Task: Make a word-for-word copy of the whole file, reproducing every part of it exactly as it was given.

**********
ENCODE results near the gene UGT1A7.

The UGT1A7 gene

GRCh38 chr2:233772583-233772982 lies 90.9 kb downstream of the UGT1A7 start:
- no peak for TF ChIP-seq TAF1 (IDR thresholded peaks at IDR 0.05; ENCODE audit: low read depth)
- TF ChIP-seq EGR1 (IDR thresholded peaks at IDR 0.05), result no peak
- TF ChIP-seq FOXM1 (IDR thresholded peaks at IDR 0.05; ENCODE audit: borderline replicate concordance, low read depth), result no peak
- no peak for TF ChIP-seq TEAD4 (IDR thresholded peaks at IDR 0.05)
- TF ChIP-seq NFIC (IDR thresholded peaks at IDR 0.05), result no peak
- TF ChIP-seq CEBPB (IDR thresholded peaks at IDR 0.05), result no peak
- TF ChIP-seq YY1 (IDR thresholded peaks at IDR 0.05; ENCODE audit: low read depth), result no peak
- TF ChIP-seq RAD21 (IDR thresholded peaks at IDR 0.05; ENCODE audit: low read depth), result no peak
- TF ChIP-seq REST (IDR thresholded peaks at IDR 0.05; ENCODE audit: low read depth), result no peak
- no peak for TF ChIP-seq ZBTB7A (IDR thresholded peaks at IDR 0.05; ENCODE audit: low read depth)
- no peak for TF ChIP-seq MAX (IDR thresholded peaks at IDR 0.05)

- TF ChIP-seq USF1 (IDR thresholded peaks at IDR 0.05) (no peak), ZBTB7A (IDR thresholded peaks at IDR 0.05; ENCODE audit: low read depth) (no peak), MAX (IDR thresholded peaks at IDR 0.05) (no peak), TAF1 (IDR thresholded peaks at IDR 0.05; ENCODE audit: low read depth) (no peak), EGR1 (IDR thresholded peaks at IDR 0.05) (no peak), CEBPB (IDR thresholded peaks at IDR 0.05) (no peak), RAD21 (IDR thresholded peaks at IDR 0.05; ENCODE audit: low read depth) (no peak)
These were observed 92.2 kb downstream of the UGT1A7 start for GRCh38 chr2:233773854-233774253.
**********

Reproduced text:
ENCODE results near the gene UGT1A7.

The UGT1A7 gene

GRCh38 chr2:233772583-233772982 lies 90.9 kb downstream of the UGT1A7 start:
- no peak for TF ChIP-seq TAF1 (IDR thresholded peaks at IDR 0.05; ENCODE audit: low read depth)
- TF ChIP-seq EGR1 (IDR thresholded peaks at IDR 0.05), result no peak
- TF ChIP-seq FOXM1 (IDR thresholded peaks at IDR 0.05; ENCODE audit: borderline replicate concordance, low read depth), result no peak
- no peak for TF ChIP-seq TEAD4 (IDR thresholded peaks at IDR 0.05)
- TF ChIP-seq NFIC (IDR thresholded peaks at IDR 0.05), result no peak
- TF ChIP-seq CEBPB (IDR thresholded peaks at IDR 0.05), result no peak
- TF ChIP-seq YY1 (IDR thresholded peaks at IDR 0.05; ENCODE audit: low read depth), result no peak
- TF ChIP-seq RAD21 (IDR thresholded peaks at IDR 0.05; ENCODE audit: low read depth), result no peak
- TF ChIP-seq REST (IDR thresholded peaks at IDR 0.05; ENCODE audit: low read depth), result no peak
- no peak for TF ChIP-seq ZBTB7A (IDR thresholded peaks at IDR 0.05; ENCODE audit: low read depth)
- no peak for TF ChIP-seq MAX (IDR thresholded peaks at IDR 0.05)

- TF ChIP-seq USF1 (IDR thresholded peaks at IDR 0.05) (no peak), ZBTB7A (IDR thresholded peaks at IDR 0.05; ENCODE audit: low read depth) (no peak), MAX (IDR thresholded peaks at IDR 0.05) (no peak), TAF1 (IDR thresholded peaks at IDR 0.05; ENCODE audit: low read depth) (no peak), EGR1 (IDR thresholded peaks at IDR 0.05) (no peak), CEBPB (IDR thresholded peaks at IDR 0.05) (no peak), RAD21 (IDR thresholded peaks at IDR 0.05; ENCODE audit: low read depth) (no peak)
These were observed 92.2 kb downstream of the UGT1A7 start for GRCh38 chr2:233773854-233774253.